South-Western City School District Superintendent Bill Wise told the school board Monday a plan anticipating possible passage of the Nov. 3 operating levy will be prepared in October.

South-Western City School District Superintendent Bill Wise told the school board Monday a plan anticipating possible passage of the Nov. 3 operating levy will be prepared in October.

Wise said he and other administrators would like to "understand the implications for this round of reductions" before coming up with a restoration plan.

The board implemented $8-million in budget cuts for the new school year after the operating levy failed in May.

"We need to have a full understanding as far as where we are," Wise added.

Board member Randy Reisling asked administrators if at least board members could see in September a plan to restore busing if a 7.4-mill operating levy passes Nov. 3.

Deputy superintendent Phil Warner said administrators might "talk in generalities for a restoration plan" at a Sept. 28 board meeting.

"We just need to get into school and see how things shake out," he said. "There are uncertainties. We are asking for patience as we attempt to work out the things that are unknown."

Reisling also asked about pay-to-play scenarios for the school district.

"We are in the process of collecting information from other districts in the county and school districts throughout the state," Warner said.

He said pay-to-play information might be presented to board members at the meeting Sept. 28.

Also at the meeting, Warner said the district's students and staff will see many changes this school year.

He said administrators went through a lot of "dual planning" in the summer to prepare for the start of school with or without budget cuts, depending on the outcome of the Aug. 4 levy.

According to the still unofficial results from the Franklin County Board of Elections, the Aug. 4 South-Western schools levy failed by 546 votes.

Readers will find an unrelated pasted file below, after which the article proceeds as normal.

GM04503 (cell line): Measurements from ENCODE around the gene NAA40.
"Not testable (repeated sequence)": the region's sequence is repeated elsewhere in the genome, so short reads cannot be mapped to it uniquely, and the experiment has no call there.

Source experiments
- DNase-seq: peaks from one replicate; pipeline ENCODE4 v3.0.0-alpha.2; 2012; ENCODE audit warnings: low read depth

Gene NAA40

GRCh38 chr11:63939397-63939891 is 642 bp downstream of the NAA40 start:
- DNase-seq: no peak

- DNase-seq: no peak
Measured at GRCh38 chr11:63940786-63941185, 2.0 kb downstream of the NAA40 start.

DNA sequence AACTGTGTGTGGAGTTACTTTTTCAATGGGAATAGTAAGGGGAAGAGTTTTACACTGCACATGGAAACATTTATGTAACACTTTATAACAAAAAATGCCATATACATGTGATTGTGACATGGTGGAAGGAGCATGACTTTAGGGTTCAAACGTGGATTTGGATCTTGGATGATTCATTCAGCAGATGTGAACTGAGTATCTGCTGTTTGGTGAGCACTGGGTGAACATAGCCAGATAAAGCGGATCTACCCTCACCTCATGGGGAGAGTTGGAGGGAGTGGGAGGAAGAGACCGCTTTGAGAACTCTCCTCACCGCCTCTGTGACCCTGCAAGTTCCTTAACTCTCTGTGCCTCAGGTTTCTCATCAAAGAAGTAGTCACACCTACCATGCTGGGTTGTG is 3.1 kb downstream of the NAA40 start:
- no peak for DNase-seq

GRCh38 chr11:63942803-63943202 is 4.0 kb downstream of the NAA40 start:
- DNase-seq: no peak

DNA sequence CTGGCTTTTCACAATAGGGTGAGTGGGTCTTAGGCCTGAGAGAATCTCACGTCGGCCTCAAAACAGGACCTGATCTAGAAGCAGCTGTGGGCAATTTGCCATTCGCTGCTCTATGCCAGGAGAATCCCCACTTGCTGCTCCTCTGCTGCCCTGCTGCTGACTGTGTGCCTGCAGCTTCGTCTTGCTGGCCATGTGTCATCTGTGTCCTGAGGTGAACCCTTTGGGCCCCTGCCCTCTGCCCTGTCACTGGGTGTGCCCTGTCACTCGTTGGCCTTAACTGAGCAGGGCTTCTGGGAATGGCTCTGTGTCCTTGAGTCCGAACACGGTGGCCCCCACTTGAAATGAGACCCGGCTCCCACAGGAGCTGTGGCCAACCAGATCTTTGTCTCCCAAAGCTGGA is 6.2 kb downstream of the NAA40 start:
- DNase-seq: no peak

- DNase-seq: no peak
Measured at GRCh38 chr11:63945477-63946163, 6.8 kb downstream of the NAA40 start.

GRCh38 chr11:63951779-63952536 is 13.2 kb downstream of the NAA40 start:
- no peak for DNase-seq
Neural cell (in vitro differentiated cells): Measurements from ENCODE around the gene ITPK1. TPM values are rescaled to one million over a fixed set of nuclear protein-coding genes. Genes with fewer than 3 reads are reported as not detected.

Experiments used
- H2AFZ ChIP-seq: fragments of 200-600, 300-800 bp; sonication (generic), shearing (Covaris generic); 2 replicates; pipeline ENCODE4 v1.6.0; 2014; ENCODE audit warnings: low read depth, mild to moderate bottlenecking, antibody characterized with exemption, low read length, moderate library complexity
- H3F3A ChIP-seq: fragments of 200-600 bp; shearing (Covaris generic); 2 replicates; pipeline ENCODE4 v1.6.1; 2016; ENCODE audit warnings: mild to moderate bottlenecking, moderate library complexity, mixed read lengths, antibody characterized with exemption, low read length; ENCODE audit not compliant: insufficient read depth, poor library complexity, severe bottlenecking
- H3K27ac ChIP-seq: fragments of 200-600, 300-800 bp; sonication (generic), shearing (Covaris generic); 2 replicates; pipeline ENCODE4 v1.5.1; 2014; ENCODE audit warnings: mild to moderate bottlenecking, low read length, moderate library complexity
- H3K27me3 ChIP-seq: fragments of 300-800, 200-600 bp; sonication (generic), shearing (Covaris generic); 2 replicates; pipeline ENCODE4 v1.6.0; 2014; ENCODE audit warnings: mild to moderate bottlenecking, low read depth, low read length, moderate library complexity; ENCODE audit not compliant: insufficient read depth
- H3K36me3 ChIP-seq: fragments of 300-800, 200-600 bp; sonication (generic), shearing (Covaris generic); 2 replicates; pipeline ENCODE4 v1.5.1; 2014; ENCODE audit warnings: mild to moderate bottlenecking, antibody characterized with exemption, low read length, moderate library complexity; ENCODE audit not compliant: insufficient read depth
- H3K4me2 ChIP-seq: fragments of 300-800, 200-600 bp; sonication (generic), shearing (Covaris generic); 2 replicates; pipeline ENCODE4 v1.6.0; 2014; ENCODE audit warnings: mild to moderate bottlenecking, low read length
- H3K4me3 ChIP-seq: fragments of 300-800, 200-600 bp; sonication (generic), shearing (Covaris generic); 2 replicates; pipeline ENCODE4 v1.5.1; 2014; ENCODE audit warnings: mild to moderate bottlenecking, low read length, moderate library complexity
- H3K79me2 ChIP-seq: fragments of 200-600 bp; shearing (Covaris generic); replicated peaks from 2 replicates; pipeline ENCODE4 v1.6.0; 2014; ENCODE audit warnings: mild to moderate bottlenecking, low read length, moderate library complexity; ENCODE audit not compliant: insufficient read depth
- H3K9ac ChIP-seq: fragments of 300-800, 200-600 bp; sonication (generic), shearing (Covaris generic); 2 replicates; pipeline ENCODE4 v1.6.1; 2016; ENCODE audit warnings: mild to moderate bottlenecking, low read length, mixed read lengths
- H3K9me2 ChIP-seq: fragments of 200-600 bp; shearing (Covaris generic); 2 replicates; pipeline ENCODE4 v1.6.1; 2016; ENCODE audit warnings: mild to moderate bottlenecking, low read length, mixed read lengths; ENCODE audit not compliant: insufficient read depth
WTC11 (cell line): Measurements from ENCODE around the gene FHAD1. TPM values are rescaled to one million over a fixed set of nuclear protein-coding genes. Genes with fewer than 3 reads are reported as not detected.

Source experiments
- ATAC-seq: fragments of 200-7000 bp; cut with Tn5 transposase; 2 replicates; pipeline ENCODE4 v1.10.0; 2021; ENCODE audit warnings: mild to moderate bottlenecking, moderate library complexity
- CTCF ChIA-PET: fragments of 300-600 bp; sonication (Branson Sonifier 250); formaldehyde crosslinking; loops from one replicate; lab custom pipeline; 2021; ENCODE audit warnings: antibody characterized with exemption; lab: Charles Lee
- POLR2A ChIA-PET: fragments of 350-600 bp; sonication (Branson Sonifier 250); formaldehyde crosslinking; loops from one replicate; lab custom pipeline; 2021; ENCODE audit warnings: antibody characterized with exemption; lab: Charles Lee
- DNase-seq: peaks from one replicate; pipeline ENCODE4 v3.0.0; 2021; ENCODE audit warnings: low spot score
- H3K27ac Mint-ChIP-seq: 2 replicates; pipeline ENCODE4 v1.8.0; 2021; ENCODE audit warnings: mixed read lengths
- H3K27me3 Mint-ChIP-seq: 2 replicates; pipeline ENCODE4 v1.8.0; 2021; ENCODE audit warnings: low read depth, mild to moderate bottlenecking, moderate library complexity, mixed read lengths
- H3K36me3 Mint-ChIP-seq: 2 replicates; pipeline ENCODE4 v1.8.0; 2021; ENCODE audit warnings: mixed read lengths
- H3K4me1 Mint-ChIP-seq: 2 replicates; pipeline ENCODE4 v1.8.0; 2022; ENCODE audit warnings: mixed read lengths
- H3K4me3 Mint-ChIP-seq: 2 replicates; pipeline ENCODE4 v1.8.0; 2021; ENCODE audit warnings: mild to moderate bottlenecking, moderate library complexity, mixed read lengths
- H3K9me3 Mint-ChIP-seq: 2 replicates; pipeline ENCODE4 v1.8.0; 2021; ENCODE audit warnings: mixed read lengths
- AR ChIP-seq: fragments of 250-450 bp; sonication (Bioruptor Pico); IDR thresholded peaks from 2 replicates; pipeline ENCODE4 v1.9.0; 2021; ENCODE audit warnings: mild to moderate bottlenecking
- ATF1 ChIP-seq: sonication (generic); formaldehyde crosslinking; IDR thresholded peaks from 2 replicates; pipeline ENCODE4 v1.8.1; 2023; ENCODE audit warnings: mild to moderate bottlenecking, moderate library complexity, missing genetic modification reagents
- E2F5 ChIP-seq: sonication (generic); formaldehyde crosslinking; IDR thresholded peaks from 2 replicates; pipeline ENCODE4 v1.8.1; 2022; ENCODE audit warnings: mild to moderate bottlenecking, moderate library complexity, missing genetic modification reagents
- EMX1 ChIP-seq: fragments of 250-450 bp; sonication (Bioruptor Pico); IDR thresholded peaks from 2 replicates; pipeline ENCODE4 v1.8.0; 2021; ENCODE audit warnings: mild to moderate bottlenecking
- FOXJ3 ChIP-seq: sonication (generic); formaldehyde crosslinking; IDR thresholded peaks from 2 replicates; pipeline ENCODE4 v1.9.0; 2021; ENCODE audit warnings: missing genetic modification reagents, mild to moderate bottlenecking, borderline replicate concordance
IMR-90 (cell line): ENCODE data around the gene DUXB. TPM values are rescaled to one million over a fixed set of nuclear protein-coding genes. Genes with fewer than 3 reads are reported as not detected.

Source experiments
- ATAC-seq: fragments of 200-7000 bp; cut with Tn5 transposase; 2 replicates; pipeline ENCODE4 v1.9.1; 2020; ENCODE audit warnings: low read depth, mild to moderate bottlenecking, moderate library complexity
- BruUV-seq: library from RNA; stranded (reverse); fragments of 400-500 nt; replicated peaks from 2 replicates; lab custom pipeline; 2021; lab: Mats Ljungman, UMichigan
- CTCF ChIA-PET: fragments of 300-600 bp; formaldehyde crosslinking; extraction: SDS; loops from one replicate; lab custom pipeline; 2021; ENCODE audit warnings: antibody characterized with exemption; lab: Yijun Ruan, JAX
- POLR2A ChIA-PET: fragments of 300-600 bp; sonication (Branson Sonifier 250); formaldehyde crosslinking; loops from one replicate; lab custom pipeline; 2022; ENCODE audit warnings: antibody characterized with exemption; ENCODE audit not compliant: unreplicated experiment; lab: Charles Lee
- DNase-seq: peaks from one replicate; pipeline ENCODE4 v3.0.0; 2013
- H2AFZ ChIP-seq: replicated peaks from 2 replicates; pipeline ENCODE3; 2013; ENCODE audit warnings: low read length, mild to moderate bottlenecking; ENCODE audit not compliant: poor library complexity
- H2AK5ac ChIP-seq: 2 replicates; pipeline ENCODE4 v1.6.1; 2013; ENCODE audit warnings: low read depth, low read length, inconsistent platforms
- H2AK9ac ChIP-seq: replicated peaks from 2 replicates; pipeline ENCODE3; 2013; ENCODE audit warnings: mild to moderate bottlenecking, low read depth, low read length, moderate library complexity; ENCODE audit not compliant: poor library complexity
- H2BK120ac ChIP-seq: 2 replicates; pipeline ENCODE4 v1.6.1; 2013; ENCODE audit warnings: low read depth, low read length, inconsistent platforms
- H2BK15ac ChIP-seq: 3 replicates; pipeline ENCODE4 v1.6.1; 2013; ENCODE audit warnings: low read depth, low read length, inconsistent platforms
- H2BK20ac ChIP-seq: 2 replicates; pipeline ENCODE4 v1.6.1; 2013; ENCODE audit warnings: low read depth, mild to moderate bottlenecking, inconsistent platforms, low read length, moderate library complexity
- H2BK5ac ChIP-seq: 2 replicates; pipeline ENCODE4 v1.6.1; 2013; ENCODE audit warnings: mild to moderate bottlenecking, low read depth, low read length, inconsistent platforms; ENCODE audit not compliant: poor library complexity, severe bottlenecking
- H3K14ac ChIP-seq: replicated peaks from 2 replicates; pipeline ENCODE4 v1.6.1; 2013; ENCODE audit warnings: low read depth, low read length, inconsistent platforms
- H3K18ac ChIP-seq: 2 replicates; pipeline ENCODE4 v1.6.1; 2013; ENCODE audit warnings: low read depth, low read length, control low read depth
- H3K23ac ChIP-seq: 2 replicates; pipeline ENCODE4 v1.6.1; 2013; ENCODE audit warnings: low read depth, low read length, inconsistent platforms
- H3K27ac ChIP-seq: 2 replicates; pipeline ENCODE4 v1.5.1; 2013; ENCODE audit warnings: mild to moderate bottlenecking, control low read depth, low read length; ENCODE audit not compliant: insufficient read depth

That levy was an 8.3-mill operating levy for four years.

The school board is seeking a 7.4-mill operating levy Nov. 3. It will be a permanent levy.

The Nov. 3 levy could cost homeowners an additional $227 per every $100,000 of assessed property value, according to school district treasurer Hugh Garside. He said the levy will generate about $18.5-million annually for the school district if passed.

Warner said enrollment for this school year probably will match projections made earlier this year.

Nevertheless, with the cutting of programs and services, Warner said actual numbers won't be known until students come to class.

"Quite frankly, we don't know what that count is," he said. "We won't really know until day one."

The first day for most students in the district was Aug. 26.

Warner said school buildings will be open an hour before school starts and an hour after school ends this year.

"Obviously, we're attempting to conserve utilities with the reduction of hours," he said.

Warner said administrators will place an added emphasis on walking safety tips for students because of busing cuts.

The cuts will mean more students walking to school and more parents dropping off their children at schools.

"Traffic congestion may be an understatement," he said. "On the driver's side of safety, we just ask for everyone's cooperation."

He said cuts will have little effect on the academics of the district.

"Although there are changes, our core mission has not changed," Warner said. "We are here to educate our 21,000 students. I do believe we're ready for the start of the school year."

ebrooks@thisweeknews.com